For nearly two years, there have been voices arguing that the United States economy is headed for a bout of deflation like that suffered by Japan.
Now the Federal Reserve is matching the Bank of Japan’s impotent monetary policy, some experts tell Bloomberg.
The Fed recently decided to purchase Treasuries and to keep a floor on its fixed-income portfolio at the current level of $2.05 trillion.
Those moves smack of the BOJ’s own futile effort at quantitative easing, expanding reserves from 2001-06.
“I don’t think anyone in the market is fooled” by the distinction, Stephen Stanley, a former Fed researcher who is now chief economist at Pierpont Securities, told Bloomberg.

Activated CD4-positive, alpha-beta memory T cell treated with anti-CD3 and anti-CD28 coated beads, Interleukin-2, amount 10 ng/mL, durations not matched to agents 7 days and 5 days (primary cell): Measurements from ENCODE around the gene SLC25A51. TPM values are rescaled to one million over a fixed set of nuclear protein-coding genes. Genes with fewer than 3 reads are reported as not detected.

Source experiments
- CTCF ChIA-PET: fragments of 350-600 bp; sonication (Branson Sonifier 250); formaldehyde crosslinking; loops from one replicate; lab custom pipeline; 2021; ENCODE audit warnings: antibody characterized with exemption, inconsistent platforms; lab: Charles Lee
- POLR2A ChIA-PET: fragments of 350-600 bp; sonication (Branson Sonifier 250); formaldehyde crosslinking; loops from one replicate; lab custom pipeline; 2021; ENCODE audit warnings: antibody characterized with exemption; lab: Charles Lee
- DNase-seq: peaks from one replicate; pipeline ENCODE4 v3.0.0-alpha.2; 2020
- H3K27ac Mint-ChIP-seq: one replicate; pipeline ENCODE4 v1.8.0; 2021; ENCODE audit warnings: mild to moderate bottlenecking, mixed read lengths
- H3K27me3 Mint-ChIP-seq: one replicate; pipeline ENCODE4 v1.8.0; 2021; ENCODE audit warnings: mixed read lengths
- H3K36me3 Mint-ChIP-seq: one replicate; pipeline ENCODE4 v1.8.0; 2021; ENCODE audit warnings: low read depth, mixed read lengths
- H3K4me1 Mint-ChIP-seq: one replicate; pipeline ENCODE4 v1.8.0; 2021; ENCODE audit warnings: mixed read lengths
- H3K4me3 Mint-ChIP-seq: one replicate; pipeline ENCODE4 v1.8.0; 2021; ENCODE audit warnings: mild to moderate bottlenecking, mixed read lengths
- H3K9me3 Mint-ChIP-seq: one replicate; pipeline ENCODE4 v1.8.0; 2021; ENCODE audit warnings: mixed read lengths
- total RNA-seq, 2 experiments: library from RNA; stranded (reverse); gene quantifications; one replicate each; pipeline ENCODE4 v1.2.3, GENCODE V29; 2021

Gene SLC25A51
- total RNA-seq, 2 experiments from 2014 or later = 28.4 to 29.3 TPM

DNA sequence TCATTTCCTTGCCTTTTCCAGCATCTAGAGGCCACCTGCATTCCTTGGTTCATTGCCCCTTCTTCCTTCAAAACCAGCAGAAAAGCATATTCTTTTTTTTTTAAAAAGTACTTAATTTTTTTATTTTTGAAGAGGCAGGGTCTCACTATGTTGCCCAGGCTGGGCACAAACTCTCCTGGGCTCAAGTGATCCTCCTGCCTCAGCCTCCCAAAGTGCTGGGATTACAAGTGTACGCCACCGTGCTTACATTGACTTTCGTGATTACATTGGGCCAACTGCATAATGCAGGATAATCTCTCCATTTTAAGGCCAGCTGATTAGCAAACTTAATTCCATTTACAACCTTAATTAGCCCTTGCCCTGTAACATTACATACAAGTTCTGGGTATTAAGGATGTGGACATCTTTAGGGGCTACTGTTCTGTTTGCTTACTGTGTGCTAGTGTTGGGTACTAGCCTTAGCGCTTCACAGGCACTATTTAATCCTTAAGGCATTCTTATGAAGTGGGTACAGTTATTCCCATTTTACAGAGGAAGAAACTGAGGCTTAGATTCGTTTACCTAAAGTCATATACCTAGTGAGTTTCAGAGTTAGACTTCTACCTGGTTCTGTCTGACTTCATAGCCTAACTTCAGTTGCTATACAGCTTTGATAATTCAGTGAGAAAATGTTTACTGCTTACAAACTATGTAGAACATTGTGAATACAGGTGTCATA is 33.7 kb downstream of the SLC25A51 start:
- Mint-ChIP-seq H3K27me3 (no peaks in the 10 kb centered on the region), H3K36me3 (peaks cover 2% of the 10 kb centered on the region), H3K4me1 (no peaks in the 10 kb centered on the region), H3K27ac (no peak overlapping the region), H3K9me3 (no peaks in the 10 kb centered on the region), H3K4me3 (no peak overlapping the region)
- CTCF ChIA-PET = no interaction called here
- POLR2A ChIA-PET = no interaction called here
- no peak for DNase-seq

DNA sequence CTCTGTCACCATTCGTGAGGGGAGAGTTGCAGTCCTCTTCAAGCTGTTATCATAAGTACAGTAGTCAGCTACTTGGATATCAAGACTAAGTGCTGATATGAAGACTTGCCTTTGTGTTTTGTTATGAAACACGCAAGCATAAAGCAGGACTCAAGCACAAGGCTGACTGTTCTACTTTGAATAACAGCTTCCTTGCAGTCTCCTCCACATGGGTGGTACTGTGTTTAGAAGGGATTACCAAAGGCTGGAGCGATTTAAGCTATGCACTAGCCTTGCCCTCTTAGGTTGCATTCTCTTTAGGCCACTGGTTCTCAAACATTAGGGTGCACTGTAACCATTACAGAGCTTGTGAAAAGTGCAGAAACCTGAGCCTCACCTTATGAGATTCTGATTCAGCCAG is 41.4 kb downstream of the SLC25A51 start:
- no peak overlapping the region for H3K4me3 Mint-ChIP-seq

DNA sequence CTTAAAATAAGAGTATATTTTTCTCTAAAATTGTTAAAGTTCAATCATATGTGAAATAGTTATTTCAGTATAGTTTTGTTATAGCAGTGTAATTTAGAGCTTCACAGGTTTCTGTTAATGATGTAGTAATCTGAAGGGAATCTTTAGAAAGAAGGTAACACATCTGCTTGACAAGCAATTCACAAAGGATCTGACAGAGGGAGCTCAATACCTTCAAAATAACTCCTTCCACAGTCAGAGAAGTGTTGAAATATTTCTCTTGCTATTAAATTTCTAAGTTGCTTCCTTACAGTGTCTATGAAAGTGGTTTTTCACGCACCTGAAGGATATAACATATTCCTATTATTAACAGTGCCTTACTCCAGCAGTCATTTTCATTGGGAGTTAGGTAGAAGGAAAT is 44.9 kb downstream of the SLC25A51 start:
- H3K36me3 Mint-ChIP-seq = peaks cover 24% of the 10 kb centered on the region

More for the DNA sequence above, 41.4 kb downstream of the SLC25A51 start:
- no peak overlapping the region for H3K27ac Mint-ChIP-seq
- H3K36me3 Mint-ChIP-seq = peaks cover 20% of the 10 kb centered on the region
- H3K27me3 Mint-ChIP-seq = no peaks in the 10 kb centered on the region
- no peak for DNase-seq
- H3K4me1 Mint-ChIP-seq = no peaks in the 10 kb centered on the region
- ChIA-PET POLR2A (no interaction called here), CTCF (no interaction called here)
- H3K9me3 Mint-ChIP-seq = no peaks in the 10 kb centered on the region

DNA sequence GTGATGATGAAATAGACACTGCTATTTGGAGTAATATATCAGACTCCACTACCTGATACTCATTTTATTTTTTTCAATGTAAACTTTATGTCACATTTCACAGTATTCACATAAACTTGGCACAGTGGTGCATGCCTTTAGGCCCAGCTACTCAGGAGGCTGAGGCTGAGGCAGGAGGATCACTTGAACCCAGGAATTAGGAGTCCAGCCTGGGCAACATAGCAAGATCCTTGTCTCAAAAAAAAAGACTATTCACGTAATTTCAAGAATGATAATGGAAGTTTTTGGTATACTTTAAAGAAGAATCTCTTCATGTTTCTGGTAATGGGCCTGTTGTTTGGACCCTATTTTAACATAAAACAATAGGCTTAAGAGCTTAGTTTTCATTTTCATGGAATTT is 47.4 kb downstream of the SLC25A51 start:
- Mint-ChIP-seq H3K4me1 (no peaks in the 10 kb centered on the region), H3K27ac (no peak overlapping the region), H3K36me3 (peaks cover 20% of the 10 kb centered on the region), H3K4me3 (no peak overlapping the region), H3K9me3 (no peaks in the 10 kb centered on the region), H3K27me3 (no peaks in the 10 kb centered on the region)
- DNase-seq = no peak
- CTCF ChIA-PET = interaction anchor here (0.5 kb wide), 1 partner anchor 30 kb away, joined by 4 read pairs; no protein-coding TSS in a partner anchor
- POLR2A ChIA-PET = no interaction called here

“That is a problem, both substantively and also from a perception standpoint.”
Not everyone agrees.
“The way it is not like the Japanese policy is the Fed was aggressive, it’s still early in the process, and the U.S. economy is still in the position of having reasonable (economic) growth,” former Fed researcher Greg Hess, told Bloomberg.
“We have learned many of the lessons that Japan has learned the hard way,” said Hess, now an economics professor at Claremont McKenna College in California.
Yale economist Robert Shiller says Fed action alone won’t be enough to keep the recovery afloat.
"Beyond the Fed, I'd like to see the government take a renewed stimulus package focused on creating jobs and on activities that involve a lot of people," he told MarketWatch.
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